2. Ros Altmann says:

    I have resisted commenting so far, but feel that, having been at the helm of the ‘Stripped of our Pensions’ campaign to get Government to compensate people who lost their entire pension after a lifetime of contributions and successive official assurances that their pensions were ‘safe and protected by law’, I think it is important to recognise that the PPF has done a tremendous job in protecting DB scheme members.
    I will never in my life come up with a better slogan for a campaign than our ‘Stripped of our Pensions’ banner, which was fun to choreograph, but it was utterly accurate. These workers, all of them lifelong loyal employees of their firms and many had their whole life savings in their company scheme (in those days, if you had a company pension, then Government rules required you to put all your additional personal pension savings in there as well) were facing financial ruin. Even part of their state pension was in their company pension scheme. So, after Maxwell, workers who had been assured that their pensions could not disappear in future because protection had been put in place, realised they had not been told the truth.
    The actuarial assumptions behind the so-called ‘Minimum Funding Requirement’ (MFR) (which became the ‘Maximum’ Funding Requirement for most schemes) were only actually designed to give a 50/50 chance for members to get their full pensions. But members were told their money was safe and protected by law.
    What went so wrong?
    Firstly, the MFR actuarial calculation was designed to deliver only the 50% chance of full pension. This made it far too weak as a standard for pensions that were supposed to be ‘guaranteed’.
    Secondly, even employers who were solvent were allowed to walk away from their pension liabilities as long as they had met this MFR standard – which saw many firms in the early 2000’s abandon their pension schemes by paying just MFR, but this was so inadequate to cover the costs of winding up the scheme itself, that even those workers in schemes where the employer had not gone bust, found they had lost their pensions too.
    Thirdly, the MFR did not protect workers whose companies were subject to corporate and private equity ‘restructuring’. I saw private equity firms bought up traditional manufacturing companies which had long-standing DB schemes, then split that company into different parts – one new company was given the good assets that the new owners wanted to keep and the liabilities or unwanted assets were left in the old firm. That firm then failed and the new owners walked away with profitable assets in the new split off company, while the pension scheme was left attached to the but firm. This was morally horrendous, but perfectly legal at the time. Indeed, this is what led to the ‘full buyout’ requirements that were put into legislation for Section 75 debt – previously, this could be met by just MFR. The aim was to deter this kind of corporate restructuring.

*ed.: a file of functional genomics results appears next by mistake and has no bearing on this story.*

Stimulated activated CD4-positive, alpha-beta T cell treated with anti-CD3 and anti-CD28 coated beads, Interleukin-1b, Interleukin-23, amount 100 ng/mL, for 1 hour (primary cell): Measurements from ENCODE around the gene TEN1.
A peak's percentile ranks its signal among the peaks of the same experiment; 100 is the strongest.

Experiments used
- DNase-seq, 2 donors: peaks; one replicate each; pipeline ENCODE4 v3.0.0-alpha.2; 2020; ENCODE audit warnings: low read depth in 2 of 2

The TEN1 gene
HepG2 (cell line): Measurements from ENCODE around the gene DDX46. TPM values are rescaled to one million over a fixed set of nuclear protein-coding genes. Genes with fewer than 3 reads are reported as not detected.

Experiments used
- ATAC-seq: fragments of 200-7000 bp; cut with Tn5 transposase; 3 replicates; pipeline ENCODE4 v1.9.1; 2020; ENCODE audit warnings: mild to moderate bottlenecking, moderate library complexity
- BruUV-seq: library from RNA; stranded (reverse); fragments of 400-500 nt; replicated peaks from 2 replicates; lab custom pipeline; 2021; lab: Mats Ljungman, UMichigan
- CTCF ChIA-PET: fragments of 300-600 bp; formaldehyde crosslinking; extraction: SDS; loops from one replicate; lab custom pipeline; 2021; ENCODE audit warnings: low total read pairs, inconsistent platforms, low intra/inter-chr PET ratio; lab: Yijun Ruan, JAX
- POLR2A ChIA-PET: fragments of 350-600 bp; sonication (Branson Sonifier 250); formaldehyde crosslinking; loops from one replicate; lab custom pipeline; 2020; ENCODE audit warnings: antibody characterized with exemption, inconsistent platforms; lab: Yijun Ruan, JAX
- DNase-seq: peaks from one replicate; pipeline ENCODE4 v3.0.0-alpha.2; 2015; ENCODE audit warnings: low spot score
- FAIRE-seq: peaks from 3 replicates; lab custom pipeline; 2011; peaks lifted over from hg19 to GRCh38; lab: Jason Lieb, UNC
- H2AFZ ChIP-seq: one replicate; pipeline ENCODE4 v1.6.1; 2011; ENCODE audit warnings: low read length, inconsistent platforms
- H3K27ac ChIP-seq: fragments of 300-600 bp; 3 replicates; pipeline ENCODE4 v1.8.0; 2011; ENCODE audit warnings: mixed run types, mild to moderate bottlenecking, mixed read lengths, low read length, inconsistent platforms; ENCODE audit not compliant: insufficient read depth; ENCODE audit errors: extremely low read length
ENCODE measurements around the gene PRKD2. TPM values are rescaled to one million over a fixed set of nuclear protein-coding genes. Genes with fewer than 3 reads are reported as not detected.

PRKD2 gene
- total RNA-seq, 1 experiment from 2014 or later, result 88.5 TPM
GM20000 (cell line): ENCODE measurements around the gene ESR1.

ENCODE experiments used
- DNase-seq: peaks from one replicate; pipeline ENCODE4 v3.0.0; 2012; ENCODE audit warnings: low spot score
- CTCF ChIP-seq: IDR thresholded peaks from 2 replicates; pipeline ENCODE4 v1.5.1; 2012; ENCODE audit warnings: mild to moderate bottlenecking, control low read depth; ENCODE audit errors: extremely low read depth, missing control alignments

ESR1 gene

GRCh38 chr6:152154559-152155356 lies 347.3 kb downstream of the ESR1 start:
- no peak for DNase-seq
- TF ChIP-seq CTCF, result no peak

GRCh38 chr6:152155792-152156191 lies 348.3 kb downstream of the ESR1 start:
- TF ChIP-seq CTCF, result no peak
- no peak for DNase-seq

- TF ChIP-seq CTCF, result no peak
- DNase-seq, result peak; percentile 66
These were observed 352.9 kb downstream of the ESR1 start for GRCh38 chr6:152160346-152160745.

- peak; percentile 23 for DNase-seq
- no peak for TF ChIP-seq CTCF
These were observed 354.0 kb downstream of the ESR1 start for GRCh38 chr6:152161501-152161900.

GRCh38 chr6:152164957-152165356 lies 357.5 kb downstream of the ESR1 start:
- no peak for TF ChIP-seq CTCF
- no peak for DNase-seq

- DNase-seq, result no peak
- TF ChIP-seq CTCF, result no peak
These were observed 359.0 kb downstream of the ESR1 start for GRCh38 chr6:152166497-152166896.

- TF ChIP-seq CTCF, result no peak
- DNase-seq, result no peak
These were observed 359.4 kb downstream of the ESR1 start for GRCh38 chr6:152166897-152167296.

Fourth, the Trade Unions recognised the problems for their members and turned to the EU Insolvency Directive to challenge the UK Government on the lack of protection for workers whose companies had failed without enough money to pay the full pensions. EU law required pensions to be protected on insolvency, but the UK system failed to do this properly.
    Fifth, the problem was compounded by several Government decisions. These included the withdrawal in 1997 of ACT relief for company dividends, that meant pension schemes lost 20% of their dividend income overnight. No offsetting provision was made for this in the actuarial calculations. Government also decided to tax pension fund ‘surpluses’ in the late 1980s, which led trustees and companies to try not to have such ‘surpluses’. Actuarial assumptions suggested the schemes had so much extra money that they could afford to increase benefits, while employers did not need to pay a penny into the schemes. Once again, these assumptions proved incorrect, because market moves meant the risk of sudden falls or tax and legislative changes had not been provided for in the asset allocation., The normal actuarial risk margins were missing it seemed and when the dot-com crash came, pension schemes were badly hit.